How does the visual field test work?
The visual field test allows the eye doctor to see whether a person has any areas of vision loss. Many ophthalmology clinics perform this test with a tool called a Humphrey visual field analyzer. While this tool works very well, in our clinic, we perform a more comprehensive test that uses an Octopus visual field analyzer. This tool allows our physicians to check every area of the visual field for changes. The visual field test takes about 1.5 hours.
How does the family history exam work?
For the family history part of your exam, a genetic counselor will ask questions to determine whether you have an inherited eye disease, and how it might have been inherited. Once you have given your family history, your eye doctor and genetic counselor will discuss your information. If your condition is inherited, your doctor and genetic counselor can tell you:
- Your family’s inheritance patterns for the condition, and possible effects on family members
- Genetic screening and testing options available to you, including prenatal screening, clinical genetic tests, and research tests.
- Opportunities you might have for involvement in research studies or clinical treatment trials (such as gene therapy)
- Educational and support resources that can help you cope with a genetic diagnosis
What if I don’t know my family history?
Because the genetic counselor will need specific information about the vision and overall health of family members, it is important to be familiar with your family medical history. If you do not know your family history, you should try to bring a close relative (such as your mother or sibling) to this appointment.
How long is the color vision test?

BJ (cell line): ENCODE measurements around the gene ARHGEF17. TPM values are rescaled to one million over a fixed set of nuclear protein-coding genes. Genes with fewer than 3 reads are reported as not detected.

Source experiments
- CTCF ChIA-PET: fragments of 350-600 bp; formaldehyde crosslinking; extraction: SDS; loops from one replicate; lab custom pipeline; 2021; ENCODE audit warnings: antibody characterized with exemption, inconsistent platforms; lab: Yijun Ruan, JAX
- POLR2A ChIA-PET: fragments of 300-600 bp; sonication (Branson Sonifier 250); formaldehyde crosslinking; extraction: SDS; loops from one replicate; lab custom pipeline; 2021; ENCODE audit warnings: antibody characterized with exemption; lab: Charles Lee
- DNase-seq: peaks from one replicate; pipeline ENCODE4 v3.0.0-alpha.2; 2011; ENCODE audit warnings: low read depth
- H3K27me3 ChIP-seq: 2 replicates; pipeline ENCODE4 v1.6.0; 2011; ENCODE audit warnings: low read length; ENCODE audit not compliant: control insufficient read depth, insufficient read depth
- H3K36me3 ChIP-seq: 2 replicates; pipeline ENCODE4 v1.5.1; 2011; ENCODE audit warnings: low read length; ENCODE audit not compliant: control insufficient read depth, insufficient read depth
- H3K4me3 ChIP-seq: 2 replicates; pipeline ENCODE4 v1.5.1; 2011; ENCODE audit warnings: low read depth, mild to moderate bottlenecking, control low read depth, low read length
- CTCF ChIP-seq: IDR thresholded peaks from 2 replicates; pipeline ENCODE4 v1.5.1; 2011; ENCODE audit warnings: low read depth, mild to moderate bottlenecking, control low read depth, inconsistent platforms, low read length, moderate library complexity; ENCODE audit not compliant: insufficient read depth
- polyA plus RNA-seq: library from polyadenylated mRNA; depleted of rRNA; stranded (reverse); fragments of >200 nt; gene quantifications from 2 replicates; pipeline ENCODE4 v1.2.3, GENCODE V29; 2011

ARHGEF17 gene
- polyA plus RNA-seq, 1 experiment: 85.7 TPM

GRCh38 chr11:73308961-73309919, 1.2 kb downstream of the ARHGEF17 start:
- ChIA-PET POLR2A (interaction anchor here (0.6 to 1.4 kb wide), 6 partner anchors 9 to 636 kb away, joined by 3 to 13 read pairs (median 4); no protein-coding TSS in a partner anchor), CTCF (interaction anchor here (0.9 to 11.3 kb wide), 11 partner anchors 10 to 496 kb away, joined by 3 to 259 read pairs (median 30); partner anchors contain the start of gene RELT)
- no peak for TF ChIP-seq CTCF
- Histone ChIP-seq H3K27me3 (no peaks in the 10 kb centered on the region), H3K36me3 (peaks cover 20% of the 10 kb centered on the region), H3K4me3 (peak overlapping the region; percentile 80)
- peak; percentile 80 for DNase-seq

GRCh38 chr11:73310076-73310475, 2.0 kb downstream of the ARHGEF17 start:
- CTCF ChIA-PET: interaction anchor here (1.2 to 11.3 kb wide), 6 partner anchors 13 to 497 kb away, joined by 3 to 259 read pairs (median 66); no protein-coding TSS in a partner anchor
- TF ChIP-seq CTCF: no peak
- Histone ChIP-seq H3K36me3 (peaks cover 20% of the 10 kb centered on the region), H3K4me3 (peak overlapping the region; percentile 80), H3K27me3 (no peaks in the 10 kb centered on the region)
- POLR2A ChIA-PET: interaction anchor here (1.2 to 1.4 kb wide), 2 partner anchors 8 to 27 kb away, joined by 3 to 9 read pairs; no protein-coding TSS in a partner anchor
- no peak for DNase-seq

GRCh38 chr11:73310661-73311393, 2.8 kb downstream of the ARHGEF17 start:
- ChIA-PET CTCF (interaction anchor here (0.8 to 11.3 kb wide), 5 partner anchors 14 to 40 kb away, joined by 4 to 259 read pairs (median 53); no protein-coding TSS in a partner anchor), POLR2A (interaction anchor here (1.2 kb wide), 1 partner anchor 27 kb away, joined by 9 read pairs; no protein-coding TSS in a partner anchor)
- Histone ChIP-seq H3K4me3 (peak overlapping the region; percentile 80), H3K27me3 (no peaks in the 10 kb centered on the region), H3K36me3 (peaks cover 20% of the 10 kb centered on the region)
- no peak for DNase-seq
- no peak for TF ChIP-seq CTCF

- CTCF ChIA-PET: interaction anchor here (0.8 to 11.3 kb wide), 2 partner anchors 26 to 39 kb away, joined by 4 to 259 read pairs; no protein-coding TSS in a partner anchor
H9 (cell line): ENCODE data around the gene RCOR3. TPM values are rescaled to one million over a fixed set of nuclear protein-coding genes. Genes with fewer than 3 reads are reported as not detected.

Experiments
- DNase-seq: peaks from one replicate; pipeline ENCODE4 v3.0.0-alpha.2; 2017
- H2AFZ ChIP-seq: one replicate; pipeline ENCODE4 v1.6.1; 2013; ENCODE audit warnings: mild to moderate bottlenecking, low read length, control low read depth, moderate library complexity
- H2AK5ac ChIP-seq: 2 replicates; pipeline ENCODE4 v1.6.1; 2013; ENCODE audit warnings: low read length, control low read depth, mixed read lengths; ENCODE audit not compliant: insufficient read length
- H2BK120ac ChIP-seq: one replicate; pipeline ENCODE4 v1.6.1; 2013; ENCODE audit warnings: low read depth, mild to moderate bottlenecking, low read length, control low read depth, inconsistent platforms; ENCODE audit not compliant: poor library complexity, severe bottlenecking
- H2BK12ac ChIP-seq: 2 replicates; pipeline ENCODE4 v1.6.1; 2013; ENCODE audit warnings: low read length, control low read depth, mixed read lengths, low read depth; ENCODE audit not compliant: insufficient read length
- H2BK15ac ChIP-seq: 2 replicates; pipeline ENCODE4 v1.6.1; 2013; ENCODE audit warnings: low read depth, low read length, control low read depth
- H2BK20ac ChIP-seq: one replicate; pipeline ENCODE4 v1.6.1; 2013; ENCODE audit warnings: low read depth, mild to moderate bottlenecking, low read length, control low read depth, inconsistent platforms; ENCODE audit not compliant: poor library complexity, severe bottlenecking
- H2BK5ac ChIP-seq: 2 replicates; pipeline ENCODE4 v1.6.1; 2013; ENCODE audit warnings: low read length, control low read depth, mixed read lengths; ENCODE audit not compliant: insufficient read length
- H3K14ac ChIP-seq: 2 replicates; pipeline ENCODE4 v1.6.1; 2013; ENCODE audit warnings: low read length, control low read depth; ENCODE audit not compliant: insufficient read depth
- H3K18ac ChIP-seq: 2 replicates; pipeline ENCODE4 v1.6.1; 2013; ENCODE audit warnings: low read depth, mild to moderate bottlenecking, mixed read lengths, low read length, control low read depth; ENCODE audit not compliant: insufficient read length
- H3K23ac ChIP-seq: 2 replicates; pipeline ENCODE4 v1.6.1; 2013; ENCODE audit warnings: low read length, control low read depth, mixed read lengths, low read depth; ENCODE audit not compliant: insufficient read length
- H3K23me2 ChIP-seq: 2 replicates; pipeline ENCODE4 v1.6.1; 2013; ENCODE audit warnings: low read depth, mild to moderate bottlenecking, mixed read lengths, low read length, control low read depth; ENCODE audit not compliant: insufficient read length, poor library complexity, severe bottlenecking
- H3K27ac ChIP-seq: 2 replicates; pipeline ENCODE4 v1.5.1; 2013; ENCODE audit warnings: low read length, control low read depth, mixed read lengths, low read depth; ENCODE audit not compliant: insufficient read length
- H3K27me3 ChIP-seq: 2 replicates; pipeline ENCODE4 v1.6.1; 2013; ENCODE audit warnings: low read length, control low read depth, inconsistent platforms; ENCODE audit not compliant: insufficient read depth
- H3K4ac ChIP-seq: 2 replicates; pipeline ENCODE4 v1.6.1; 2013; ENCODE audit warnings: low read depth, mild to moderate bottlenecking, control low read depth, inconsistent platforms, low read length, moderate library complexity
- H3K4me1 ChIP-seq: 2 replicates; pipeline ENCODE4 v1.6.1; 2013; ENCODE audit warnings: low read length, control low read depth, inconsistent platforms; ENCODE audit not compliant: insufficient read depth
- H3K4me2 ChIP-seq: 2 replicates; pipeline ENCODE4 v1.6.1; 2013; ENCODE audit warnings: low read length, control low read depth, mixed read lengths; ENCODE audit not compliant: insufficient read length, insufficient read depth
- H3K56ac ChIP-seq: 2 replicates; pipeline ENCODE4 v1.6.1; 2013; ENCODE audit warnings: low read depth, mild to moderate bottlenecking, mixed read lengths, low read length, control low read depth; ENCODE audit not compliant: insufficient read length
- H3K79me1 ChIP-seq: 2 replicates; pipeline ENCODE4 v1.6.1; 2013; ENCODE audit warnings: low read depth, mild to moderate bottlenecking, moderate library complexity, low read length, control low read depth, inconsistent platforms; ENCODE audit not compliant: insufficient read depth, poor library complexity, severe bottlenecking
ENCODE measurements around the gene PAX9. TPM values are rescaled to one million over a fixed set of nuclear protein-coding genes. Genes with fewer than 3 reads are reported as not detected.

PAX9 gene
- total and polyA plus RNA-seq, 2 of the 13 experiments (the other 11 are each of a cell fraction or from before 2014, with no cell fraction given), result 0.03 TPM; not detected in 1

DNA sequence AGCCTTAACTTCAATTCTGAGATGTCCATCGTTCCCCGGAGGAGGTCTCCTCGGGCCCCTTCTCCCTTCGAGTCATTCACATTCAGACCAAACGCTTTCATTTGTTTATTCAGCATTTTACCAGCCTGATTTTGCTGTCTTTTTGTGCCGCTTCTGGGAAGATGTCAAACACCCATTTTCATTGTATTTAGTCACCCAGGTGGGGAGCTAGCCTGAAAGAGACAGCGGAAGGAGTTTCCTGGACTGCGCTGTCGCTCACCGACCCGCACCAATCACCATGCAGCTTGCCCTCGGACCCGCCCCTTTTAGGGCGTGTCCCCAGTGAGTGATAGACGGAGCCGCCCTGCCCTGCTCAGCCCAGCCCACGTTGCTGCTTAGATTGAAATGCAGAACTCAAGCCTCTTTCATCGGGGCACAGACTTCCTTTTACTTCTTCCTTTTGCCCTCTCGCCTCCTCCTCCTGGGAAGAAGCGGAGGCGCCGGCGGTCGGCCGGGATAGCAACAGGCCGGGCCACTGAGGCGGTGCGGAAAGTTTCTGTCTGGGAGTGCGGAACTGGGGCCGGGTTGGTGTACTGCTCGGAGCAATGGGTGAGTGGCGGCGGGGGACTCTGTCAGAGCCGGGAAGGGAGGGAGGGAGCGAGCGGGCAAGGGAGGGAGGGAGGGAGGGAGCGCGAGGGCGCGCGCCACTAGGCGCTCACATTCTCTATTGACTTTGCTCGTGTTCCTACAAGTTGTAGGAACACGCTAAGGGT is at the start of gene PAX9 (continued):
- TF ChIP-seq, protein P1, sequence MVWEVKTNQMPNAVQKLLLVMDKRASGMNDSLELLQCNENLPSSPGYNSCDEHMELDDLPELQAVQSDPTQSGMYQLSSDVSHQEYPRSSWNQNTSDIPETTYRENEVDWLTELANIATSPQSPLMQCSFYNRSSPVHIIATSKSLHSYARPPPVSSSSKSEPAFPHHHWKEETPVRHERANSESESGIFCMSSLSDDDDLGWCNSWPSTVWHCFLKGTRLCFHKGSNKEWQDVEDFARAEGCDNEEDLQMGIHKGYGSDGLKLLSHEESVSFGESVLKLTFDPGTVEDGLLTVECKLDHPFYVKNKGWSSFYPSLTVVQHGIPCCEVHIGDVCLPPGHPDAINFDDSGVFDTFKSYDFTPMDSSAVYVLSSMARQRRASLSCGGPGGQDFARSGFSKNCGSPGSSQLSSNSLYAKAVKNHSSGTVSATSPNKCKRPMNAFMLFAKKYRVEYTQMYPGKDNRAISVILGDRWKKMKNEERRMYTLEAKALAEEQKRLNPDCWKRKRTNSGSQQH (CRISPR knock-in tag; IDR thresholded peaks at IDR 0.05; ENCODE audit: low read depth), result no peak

The duration of this test can vary from person to person. If you need to schedule an appointment for color vision testing, ask a member of our staff to give you an estimate of how long yours will take.
How does the photography test work?
For this test, your eye doctor will use imaging equipment to photograph the inside of your eye. If you have this test, you will have your pupils dilated first. Your eye doctor will use these photographs during your later visits to help determine whether any of the structures of your eye have changed.
Why might I have a blood test?
Blood tests can confirm your diagnosis. If you are interested in doing this, you can have blood drawn in the clinic by a trained phlebotomist. Children who are sedated for their tests can have their blood drawn while under sedation.
If you choose to participate in a genetic research study at Columbia, you can have your blood drawn by a phlebotomist at the end of your appointment. You do not have to participate in genetic research and your decision has no impact on your care.
Will my insurance cover genetic testing?
Some private insurance companies cover genetic testing, but others do not. For patients without insurance, the National Institute of Health offers cost-free genetic testing through Columbia. Results from these tests can take time, often years.
Are there any new treatments for genetic diseases on the horizon?
One possible treatment is gene therapy, which involves correcting or modifying the genome through injections. The recent successes of this approach might soon pave the way to human treatments. In 2012, Eye Institute physician Stephen Tsang, MD, PhD provided evidence that a mouse model of retinitis pigmentosa can be treated with AAV gene therapy. After their mutant PDE6 genes were corrected, a significant portion of mice showed vision improvement. Additional information about this approach can be found at the following link: http://www.ncbi.nlm.nih.gov/pubmed/23108158